We flew home early last Saturday morning, Oscar on tylenol and advil, me just on edge. Dr. C had gone way out of her way to see Oscar the day before and to check on his wound, which reassured me, but my mind was still spinning about the flight. Would he be comfortable? Could he manage the restroom without help? And the crazy one: What if he did have a pneumothorax—would his lung collapse? Dr. C. had reassured me about that too—pressurized cabins and all—but I kept forgetting that at 3am. In the end, aside from some anxiety about not having a pillow for his back and a little spat with Ruby over the iPad, he was completely fine.
So fine that we wondered whether he could manage an A’s game the next day. Oscar’s face lit up when he overheard us considering it. “I wanna go! I can do it!” he insisted. Three and a half weeks post-surgery, I kept thinking. Are we nuts? Paul had learned a new parking trick that would cut down on walking, and we’d bring our lunch to reduce standing time, a pillow to make the seat more comfortable. And we made an escape plan: if Oscar was uncomfortable I’d drive him home early and the others could take BART. But we didn’t need that. Aside from the A’s loss it was a spectacular afternoon, and another inch closer to normal life.
So then Oscar started school, part time, a week ago. I went with him that first day and many others since, to figure out a routine during this recovery period. His academic classes are all before lunch, so most days I brought him home after World Literature. We learned (the hard way) that it really helps to lie down during his free period, and that he does need extra medication to manage all that sitting. By Friday he was ready to stay the whole day, but Paul drove up to school early and worked in the parent lounge, just in case. And I brought him home early today since his last class is PE and he won’t be able to participate for a couple of more weeks.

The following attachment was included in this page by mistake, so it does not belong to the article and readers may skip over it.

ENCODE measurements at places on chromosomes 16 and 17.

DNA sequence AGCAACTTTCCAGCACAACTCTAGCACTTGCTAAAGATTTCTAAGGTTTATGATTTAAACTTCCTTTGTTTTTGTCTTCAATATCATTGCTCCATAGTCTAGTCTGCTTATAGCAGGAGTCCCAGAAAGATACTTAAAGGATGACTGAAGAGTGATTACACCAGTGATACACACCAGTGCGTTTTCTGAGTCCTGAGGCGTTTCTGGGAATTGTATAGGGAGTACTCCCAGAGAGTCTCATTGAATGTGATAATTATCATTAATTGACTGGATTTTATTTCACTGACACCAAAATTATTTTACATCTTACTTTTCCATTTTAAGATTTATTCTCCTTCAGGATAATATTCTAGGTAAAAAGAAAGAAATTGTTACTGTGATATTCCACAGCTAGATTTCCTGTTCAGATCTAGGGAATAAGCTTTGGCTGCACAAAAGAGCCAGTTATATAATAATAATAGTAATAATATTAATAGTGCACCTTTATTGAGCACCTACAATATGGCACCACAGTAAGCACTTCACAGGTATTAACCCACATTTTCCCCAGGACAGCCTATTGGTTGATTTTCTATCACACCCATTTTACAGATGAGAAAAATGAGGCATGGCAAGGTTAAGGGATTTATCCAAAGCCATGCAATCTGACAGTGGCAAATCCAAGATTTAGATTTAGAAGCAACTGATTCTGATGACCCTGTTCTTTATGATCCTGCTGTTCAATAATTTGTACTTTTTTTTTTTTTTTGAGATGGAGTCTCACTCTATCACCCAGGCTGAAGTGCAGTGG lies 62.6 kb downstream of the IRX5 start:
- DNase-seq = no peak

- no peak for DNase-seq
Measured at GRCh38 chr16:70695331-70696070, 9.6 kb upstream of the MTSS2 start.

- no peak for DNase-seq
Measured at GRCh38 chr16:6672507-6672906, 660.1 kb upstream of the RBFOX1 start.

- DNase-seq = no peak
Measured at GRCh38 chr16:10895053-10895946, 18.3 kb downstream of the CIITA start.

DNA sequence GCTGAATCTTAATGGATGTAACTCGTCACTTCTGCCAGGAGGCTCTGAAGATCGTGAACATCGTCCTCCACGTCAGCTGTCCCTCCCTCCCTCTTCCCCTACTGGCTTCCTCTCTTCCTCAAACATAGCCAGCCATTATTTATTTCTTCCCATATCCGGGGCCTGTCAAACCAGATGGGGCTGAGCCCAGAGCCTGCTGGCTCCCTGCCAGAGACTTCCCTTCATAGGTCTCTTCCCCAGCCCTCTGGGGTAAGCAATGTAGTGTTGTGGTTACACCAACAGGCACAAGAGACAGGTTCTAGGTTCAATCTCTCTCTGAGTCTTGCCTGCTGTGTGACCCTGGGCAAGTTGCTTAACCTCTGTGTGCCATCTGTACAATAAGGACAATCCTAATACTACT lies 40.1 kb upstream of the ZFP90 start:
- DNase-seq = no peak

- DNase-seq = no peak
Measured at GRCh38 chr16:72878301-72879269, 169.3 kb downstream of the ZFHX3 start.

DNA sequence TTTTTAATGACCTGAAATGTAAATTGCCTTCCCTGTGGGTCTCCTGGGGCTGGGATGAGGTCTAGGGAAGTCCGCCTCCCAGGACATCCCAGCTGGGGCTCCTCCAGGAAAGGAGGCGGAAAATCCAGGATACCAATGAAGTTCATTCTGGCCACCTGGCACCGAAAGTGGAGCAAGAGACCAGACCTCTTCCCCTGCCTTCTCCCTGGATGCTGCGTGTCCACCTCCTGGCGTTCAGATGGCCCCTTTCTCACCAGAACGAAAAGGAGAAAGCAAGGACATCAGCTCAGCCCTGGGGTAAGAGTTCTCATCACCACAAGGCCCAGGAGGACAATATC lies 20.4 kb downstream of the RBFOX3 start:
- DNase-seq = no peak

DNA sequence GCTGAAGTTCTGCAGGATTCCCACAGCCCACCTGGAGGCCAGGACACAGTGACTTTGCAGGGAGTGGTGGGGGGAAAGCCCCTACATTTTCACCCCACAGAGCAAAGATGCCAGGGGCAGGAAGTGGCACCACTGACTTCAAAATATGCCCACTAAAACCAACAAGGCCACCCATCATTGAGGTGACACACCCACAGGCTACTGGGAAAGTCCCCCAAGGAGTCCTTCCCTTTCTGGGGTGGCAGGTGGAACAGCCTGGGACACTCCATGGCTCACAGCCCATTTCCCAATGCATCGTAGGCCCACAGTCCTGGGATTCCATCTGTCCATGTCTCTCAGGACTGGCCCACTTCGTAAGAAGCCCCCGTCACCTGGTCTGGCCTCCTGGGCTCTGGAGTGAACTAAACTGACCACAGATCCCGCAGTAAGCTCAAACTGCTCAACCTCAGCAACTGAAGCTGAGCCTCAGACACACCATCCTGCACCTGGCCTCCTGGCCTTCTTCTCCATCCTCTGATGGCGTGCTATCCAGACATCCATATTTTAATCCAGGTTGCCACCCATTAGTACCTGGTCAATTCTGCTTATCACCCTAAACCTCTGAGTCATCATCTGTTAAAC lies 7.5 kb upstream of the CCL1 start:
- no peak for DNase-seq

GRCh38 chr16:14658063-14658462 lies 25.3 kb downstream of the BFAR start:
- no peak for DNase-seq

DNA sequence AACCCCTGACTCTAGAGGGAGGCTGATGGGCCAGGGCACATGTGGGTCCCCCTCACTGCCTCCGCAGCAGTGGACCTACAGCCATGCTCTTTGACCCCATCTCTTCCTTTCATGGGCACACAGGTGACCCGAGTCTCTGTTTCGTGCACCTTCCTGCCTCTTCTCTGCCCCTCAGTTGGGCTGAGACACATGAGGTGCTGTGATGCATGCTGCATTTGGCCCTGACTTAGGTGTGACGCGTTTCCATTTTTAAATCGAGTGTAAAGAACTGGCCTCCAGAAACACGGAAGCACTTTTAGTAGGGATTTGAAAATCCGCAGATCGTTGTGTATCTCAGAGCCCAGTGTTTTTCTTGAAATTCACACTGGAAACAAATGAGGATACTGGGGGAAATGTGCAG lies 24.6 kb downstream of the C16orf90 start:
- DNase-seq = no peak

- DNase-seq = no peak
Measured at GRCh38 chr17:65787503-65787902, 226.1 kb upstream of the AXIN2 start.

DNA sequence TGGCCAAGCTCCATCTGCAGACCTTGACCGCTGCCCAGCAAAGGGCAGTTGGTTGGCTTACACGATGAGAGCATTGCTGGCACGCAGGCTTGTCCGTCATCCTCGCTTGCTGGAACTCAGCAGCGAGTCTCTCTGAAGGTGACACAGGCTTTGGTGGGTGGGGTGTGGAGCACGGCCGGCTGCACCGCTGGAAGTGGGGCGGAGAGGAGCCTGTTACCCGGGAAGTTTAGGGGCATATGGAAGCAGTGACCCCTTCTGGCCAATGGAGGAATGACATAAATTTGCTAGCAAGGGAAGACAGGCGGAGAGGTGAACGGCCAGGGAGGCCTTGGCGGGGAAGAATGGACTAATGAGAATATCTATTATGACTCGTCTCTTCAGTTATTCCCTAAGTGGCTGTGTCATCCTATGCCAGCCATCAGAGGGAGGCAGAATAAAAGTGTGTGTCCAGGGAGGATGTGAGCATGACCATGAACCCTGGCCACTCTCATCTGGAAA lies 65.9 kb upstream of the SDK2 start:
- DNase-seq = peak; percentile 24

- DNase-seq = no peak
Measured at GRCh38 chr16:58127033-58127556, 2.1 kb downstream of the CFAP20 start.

We’re getting by, taking things slowly, riding the ups and downs of recovery. We’re weaning him off the Tylenol, and still managing wound care. He’s walking up hills, sometimes easily and sometimes with great effort, and still lying down whenever he can. He’s persevering through his classes and homework and only loses it occasionally. (Like when his teacher caught him reading Warriors news during Lit.) We’re tying his shoes, carrying his backpack, drying his legs after showers, and reminding him not to bend. We’ve started PT and are folding nightly stretching into the routine. His voice is still soft, his words still slightly slurred, but he’s moving more quickly, joking around, and high-fiving when the A’s get a hit.
His spirits are high, except for the darn chest tube wound — he’s tiring of the nightly bandage changes. “Man, I hate this! Will it ever end?” he asks every morning and every night as I poke saline-saturated gauze up into the hole in his side. Who wouldn’t get tired of that? As Dr. C said in her text to me yesterday, he is a trooper!